The crises that often come with middle age are often the best turning points; after the meltdown comes emptiness, and if you’re bloody lucky, you realise one sunny M6 morning that you’re not empty any more.

Sex and death in the afternoon

Over the weekend I watched a feature length spectacle of sex and murder – live, right in front of me. This was X-rated stuff; all hearts and flowers for an hour, then a short and violent sex scene, with a chilling finale.
Really…. not in a nice middle class garden, please.
I was sitting in the shade, reading Sense and Sensibility again, with a long glass of melting ice at my elbow. My garden is full of stripey orb weaver spiders, their exquisite webs strung about, waiting for lunch to buzz in. One spectacular web is a good ten inches across, the main suspension cable anchored to the wall at one end and hooked to a branch of the Japanese acer about three feet away. Its creator is a huge madam, her body fully rounded, with six long elegant legs – a bit of a spider babe, if you ask me. She’s been there for at least a week and by the look of her has picked a good strategic spot to catch lunch on the wing.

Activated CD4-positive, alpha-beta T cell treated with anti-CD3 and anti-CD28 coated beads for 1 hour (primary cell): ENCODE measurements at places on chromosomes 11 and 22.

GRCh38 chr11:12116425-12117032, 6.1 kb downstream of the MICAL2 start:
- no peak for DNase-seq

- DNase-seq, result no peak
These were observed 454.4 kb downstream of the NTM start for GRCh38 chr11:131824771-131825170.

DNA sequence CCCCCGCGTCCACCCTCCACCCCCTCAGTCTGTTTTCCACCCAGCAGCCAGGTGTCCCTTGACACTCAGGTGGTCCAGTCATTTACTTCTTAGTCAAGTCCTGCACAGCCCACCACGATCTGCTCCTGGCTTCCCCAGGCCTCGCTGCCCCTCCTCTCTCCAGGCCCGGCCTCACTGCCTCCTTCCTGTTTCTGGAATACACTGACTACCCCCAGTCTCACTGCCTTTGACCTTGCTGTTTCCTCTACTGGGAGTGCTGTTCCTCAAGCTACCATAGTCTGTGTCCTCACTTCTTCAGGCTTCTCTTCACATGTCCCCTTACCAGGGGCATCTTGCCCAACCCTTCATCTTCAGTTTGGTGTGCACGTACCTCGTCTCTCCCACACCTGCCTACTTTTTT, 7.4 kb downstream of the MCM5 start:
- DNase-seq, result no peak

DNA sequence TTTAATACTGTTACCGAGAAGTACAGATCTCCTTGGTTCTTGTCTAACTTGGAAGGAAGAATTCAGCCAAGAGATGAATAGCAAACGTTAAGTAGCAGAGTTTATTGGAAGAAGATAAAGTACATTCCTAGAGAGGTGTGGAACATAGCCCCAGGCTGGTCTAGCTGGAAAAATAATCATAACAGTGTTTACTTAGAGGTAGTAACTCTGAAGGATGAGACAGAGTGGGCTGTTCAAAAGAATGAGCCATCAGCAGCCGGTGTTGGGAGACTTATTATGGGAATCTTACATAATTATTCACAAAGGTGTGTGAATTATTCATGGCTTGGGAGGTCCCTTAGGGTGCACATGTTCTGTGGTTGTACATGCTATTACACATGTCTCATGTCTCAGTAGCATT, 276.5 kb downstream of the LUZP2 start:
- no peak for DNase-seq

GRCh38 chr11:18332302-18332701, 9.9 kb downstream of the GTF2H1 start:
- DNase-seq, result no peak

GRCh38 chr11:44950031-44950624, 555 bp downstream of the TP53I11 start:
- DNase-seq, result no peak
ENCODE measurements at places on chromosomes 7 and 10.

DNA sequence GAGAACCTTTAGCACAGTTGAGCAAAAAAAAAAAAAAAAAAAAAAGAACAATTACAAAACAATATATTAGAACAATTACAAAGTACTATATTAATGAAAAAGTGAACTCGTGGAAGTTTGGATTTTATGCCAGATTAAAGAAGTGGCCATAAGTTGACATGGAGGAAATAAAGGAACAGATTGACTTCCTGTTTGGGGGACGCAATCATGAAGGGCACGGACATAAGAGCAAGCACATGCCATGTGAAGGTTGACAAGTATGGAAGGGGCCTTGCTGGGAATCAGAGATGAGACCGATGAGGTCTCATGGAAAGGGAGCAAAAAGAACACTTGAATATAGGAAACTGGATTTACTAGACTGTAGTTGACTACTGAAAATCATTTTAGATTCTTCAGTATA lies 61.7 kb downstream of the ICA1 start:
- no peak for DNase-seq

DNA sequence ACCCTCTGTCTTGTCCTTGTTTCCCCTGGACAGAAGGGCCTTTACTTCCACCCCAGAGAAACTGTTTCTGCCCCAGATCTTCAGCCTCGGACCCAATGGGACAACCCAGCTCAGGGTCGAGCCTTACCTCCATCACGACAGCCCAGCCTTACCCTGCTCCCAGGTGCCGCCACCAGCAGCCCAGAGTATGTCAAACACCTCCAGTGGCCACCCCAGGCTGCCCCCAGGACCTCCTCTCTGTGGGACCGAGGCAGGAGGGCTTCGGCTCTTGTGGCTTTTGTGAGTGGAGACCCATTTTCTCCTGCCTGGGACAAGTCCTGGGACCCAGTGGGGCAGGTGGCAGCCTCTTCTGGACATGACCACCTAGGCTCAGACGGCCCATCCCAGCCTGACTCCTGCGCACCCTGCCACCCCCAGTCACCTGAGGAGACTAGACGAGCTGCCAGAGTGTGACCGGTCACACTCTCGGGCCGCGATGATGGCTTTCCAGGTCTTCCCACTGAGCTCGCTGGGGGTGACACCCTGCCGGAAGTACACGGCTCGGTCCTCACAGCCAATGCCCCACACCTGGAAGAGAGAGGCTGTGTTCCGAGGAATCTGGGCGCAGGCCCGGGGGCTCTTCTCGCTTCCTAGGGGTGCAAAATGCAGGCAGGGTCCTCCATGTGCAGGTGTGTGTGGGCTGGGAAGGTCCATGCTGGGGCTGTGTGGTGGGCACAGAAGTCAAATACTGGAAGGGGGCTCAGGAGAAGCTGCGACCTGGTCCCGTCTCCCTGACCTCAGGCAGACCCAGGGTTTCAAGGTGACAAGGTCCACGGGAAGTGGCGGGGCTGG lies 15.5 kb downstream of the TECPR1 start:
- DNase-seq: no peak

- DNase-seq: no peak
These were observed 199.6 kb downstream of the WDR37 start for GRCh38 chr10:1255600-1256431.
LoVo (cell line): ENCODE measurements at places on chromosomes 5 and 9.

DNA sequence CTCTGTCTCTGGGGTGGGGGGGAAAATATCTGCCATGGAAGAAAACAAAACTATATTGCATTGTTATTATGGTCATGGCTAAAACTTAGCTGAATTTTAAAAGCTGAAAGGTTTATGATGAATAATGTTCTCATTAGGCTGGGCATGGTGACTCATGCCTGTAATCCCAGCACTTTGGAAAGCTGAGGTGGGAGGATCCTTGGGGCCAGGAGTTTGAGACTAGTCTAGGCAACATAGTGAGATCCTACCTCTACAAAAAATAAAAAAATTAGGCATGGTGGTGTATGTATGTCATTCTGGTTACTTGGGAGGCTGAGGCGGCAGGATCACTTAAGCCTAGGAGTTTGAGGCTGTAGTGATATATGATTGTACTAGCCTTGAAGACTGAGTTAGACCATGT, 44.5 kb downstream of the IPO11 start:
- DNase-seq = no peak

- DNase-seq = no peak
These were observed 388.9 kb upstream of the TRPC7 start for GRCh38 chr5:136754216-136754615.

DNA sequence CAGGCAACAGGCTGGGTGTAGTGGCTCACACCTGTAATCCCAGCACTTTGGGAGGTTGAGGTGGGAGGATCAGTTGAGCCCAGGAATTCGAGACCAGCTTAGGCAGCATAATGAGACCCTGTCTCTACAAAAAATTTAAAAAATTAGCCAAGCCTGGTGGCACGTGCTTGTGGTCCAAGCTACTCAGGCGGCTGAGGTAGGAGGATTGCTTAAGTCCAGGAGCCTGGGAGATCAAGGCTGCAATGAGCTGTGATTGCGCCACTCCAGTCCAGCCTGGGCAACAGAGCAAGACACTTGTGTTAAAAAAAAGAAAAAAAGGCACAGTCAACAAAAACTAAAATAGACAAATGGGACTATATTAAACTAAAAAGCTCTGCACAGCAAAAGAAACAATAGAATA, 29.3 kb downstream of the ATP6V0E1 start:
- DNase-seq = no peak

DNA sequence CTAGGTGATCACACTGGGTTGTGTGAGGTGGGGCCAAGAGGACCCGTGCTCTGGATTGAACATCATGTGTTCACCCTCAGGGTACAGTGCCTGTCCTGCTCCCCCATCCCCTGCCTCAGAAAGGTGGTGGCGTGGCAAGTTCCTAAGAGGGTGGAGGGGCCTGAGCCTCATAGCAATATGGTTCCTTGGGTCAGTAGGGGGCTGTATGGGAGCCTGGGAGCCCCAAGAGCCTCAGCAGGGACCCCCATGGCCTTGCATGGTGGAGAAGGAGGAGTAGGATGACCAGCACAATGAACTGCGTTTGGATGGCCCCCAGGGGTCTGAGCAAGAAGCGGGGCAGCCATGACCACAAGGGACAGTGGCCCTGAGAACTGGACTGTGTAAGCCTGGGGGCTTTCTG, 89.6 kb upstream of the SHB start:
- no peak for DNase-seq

All was quiet, apart from the whizzing of insects and the chatter of my blackbirds; then on the edge of my vision was movement. My big arachnid babe had a visitor – a skinny suitor, a quarter of her size, had edged along the suspension cable to the outer ring of the web. He reached out a long striped foreleg and plucked a silk string like a harpist, but he must have struck a bum note: Madam, hanging head down in the centre of her web, twitched an angry warning. Boyfriend flinched back, but after a few seconds, tried again. Softly, softly, catchee girlfriend. Another pluck of the string, another rejecting bounce from Madam.